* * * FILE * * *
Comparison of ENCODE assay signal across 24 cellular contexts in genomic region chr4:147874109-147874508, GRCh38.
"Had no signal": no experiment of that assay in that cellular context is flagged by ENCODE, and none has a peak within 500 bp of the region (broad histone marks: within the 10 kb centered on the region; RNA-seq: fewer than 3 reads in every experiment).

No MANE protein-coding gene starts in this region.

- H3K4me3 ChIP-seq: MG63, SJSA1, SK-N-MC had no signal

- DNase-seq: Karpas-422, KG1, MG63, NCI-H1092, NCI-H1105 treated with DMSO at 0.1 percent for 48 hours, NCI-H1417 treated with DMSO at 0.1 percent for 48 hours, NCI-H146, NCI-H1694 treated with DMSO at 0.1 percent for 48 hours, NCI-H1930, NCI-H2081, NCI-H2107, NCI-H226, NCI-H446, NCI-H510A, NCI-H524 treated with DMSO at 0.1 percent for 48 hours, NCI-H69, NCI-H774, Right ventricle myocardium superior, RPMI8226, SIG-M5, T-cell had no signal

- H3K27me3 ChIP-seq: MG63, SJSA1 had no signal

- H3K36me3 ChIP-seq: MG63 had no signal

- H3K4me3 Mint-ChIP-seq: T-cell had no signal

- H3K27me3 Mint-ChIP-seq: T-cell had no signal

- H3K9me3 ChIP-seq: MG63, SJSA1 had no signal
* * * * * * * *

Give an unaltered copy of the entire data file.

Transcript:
Comparison of ENCODE assay signal across 24 cellular contexts in genomic region chr4:147874109-147874508, GRCh38.
"Had no signal": no experiment of that assay in that cellular context is flagged by ENCODE, and none has a peak within 500 bp of the region (broad histone marks: within the 10 kb centered on the region; RNA-seq: fewer than 3 reads in every experiment).

No MANE protein-coding gene starts in this region.

- H3K4me3 ChIP-seq: MG63, SJSA1, SK-N-MC had no signal

- DNase-seq: Karpas-422, KG1, MG63, NCI-H1092, NCI-H1105 treated with DMSO at 0.1 percent for 48 hours, NCI-H1417 treated with DMSO at 0.1 percent for 48 hours, NCI-H146, NCI-H1694 treated with DMSO at 0.1 percent for 48 hours, NCI-H1930, NCI-H2081, NCI-H2107, NCI-H226, NCI-H446, NCI-H510A, NCI-H524 treated with DMSO at 0.1 percent for 48 hours, NCI-H69, NCI-H774, Right ventricle myocardium superior, RPMI8226, SIG-M5, T-cell had no signal

- H3K27me3 ChIP-seq: MG63, SJSA1 had no signal

- H3K36me3 ChIP-seq: MG63 had no signal

- H3K4me3 Mint-ChIP-seq: T-cell had no signal

- H3K27me3 Mint-ChIP-seq: T-cell had no signal

- H3K9me3 ChIP-seq: MG63, SJSA1 had no signal